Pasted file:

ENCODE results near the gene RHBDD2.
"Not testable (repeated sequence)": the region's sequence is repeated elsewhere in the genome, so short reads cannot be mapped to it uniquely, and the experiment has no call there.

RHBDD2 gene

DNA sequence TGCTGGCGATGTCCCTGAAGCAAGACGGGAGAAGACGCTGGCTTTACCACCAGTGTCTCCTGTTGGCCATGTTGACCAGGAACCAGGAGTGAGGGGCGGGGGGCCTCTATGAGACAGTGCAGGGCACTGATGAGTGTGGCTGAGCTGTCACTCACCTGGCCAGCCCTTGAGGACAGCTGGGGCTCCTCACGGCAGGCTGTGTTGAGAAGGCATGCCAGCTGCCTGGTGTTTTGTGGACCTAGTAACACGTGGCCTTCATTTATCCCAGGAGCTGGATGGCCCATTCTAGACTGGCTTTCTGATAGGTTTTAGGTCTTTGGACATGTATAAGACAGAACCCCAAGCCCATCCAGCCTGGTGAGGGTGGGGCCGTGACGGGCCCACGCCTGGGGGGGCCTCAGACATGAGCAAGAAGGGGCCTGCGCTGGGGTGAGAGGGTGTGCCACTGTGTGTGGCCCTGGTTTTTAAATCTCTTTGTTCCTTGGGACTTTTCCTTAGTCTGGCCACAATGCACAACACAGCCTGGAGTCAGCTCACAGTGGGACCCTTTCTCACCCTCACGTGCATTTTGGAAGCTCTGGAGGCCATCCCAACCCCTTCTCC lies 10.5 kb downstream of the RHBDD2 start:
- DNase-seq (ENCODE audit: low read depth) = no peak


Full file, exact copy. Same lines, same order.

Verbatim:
ENCODE results near the gene RHBDD2.
"Not testable (repeated sequence)": the region's sequence is repeated elsewhere in the genome, so short reads cannot be mapped to it uniquely, and the experiment has no call there.

RHBDD2 gene

DNA sequence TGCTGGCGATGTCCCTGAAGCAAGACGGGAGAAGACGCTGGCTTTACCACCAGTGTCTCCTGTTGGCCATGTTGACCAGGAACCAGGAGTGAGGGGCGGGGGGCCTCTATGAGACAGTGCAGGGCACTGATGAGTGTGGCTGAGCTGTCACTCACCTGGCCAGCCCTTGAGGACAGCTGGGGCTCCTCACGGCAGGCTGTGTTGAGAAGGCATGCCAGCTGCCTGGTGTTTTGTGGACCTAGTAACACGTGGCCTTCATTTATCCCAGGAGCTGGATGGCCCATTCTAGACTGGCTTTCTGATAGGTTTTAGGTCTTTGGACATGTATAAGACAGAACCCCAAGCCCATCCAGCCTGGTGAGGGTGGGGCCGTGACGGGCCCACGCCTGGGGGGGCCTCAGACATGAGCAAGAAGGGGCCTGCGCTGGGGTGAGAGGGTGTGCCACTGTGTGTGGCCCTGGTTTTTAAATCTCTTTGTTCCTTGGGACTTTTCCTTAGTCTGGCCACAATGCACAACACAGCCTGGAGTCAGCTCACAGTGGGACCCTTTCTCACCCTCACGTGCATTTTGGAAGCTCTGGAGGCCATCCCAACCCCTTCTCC lies 10.5 kb downstream of the RHBDD2 start:
- DNase-seq (ENCODE audit: low read depth) = no peak